Sunday, September 1, 2013
So, let me be clear. I am a huge fan of the Bible, and believe it to be an incredible resource for understanding God, ourselves, life, the world – everything. The approach I take is simply one that is highly – and appropriately – contextualized. Some passages are meant to be read as poetry. Solomon, for instance, compared his beloved’s breasts to two fawns of a gazelle. Was he saying she had a hairy chest? TMI! We know better than to read poetry literally. The Bible is full of different genres that need to be appreciated for what they are. The book of Genesis starts with more theologically-toned passages and then moves toward more historical (yet still theological), which has to be recognized. The author’s agenda needs to be respected. The culture, the time in history, and all that influences the setting of the text needs to be examined to get the most from it. God works powerfully in this process. I believe the primary reason this truly ancient approach is so startling is not because it is new or wrong, but because it challenges the very powerful, 118 year old/young fundamentalist position that the Bible is inerrant, which itself was a reaction to post-Enlightenment fear of higher criticism perceived threat to the faith. I think we need more eyes on the text, from various fields of study, so that we might get the most complete view of what we study.
With all that said, I must now confess that while there apparently was a catastrophic flood that took place in the Ancient Near East somewhere around 2900 B.C.E., I do not think it covered the entire world – only the world they could see. I also do not believe that an ark was built to hold all of the animals of the world. I also am not certain of the historical merit of an actual person named Noah who experienced what the story communicates. And yet I believe the story is true. Not in a Greek, historical/factual sort of way, but in a Hebrew, Eastern religion kind of way. A way that provides room for Noah to be referenced by prophets, Jesus, Apostles and the writer of Hebrews without regard to historical credibility.
Competing Stories in Antiquity. If you have done much research at all, or had conversations with non-fundamentalists about Noah’s ark, you are certainly aware that the Bible’s flood story does not stand alone. Many cultures have similar stories, the most famous of which is the Epic of Gilgamesh with Utnapishtim as the human deemed worthy of salvation. Google it and read it for yourself. The Gilgamesh Epic was written far earlier than our Hebrew story of Noah and the Ark. The differences are significant. In Gilgamesh, human beings are carrying on normally – not doing anything terrible, just doing life. The gods, however, are annoyed with them because they are apparently noisy, and this was long before noise-cancelling headphones were created. What to do? Flood the earth and kill off noisy human beings, start over, and see if less noisy creatures can be created so the gods can enjoy naps whenever convenient… The gods in Gilgamesh are petty, immature, displaying bold adolescent behavior deserving of a “time out” at least. Maybe even no cell phone for a week or two for such behavior! The Hebrew writer, wanting to communicate a different understanding of God that they had experienced for a thousand years at that time, paints a very different picture. God is holy and good, but the humanity God created has gone off the deep end. So much so that the only reasonable thing to do is to start over. In the Bible’s version, humanity is the reason for the flood – not God – and God is seen as more or less innocent. There aren’t many petty gods, there is one good, just, holy God. Human beings aren’t innocent as in Gilgamesh – they have squandered their God-likeness for an unrecognizable alternative and deserve whatever they have coming. This theme is consistent in the Bible: obey God whose ways are good and things will go better for you. Go against that good way – disobey God – and it will catch up with you and bite down hard.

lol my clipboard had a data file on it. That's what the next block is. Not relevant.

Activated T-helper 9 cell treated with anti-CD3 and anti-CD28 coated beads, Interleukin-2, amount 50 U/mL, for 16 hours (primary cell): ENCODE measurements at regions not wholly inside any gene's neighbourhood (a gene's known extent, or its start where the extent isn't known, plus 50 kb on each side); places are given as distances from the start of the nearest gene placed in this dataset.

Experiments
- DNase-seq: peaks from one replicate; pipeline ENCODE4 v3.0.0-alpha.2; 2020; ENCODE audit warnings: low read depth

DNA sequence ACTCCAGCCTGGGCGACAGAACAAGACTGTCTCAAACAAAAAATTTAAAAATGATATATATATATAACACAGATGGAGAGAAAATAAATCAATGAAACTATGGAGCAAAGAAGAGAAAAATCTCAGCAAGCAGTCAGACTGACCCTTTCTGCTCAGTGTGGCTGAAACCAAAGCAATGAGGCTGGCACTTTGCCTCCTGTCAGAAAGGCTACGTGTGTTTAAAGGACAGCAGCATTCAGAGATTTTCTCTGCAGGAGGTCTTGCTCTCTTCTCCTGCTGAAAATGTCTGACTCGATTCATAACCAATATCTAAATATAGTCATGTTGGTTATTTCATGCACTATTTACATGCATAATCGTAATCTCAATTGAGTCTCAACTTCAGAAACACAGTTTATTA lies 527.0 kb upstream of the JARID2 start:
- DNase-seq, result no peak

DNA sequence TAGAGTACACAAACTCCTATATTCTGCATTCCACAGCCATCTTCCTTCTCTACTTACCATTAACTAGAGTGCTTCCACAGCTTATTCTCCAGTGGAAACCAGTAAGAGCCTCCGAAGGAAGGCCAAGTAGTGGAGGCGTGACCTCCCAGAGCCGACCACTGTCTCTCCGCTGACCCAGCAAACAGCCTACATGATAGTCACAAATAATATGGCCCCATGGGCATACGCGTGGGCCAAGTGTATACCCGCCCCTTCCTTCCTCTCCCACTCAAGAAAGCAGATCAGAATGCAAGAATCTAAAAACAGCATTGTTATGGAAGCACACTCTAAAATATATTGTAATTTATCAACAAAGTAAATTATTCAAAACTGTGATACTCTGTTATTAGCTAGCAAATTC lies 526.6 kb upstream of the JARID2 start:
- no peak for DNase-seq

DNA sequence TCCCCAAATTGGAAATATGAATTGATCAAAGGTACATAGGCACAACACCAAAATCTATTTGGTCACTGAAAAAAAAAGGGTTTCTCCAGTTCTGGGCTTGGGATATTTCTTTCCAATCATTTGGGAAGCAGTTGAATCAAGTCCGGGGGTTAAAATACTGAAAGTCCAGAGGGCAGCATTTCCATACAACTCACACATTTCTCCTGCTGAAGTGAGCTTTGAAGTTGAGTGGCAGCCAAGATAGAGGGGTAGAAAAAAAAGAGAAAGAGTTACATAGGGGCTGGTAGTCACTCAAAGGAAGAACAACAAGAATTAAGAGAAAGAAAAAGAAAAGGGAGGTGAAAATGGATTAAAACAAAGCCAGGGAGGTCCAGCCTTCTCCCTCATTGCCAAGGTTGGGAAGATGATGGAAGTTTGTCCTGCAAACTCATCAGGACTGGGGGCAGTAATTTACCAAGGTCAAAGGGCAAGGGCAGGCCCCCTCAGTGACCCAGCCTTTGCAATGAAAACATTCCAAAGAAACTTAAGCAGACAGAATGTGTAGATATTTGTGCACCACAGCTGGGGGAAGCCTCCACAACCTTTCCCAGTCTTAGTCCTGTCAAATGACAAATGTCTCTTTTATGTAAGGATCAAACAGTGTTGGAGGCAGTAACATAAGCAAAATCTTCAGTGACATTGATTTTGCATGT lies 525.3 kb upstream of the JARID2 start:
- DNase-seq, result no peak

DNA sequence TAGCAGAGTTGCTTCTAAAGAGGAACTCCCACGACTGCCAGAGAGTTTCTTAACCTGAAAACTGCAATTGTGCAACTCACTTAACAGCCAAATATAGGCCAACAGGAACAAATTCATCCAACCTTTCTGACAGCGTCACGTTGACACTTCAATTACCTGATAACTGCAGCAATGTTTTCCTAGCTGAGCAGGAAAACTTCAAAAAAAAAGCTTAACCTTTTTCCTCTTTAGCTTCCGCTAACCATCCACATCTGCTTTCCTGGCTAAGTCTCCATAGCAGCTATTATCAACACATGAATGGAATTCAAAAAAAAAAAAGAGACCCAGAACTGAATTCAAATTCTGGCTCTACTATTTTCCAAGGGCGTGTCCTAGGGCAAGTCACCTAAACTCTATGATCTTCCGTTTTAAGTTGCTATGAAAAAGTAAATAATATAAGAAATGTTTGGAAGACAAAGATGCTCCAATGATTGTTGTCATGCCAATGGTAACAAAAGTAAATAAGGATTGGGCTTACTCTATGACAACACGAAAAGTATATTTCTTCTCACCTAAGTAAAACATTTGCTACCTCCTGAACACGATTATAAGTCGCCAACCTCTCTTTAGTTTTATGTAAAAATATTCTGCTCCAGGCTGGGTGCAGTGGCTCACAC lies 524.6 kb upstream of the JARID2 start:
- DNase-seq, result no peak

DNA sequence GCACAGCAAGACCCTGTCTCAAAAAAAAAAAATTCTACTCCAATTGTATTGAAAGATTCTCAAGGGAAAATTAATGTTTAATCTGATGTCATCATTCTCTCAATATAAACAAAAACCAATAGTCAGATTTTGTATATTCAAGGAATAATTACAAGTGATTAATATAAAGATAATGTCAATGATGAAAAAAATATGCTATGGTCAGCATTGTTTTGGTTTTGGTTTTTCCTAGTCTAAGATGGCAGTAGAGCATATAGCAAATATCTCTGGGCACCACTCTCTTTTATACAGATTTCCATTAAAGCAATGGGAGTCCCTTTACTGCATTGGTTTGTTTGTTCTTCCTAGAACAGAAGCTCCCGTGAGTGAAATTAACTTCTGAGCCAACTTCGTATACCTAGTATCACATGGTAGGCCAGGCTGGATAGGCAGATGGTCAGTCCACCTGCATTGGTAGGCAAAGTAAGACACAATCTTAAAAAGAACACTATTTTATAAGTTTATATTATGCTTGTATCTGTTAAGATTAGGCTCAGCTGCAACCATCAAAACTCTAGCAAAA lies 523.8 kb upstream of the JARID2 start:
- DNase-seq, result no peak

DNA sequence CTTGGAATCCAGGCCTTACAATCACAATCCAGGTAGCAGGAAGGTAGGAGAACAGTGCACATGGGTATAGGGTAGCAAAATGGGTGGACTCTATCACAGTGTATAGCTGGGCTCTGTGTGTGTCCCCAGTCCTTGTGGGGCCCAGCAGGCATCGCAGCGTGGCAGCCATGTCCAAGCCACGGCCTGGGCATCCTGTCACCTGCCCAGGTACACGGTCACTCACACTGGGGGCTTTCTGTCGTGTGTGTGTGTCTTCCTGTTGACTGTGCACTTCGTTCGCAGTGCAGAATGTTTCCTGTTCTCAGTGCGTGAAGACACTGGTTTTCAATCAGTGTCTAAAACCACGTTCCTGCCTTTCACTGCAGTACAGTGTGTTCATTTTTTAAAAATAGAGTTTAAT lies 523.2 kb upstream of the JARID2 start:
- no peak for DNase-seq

Genesis as Israel’s Story. Peter Enns and Jared Byas, authors of Genesis for Normal People, note that when we read this book, we need to keep in mind that its writers had an overarching theme in mind: to tell the story of Israel. The themes we see in Genesis represent Israel’s ongoing struggle with God – living up to their namesake throughout her history. Noah’s story is a dramatic story of God hitting the reset button. At the beginning of creation, there was chaos – darkness over the face of the deep with God hovering over the face of the waters (Genesis 1:2). What are we left with after the flood? Water covering everything, and God starting over. This cycle of Israel starting fresh, flourishing, then failing, then paying the price, then being redeemed by God as they endured consequences, then starting fresh once more happened over and over and over and over. And it still does with us.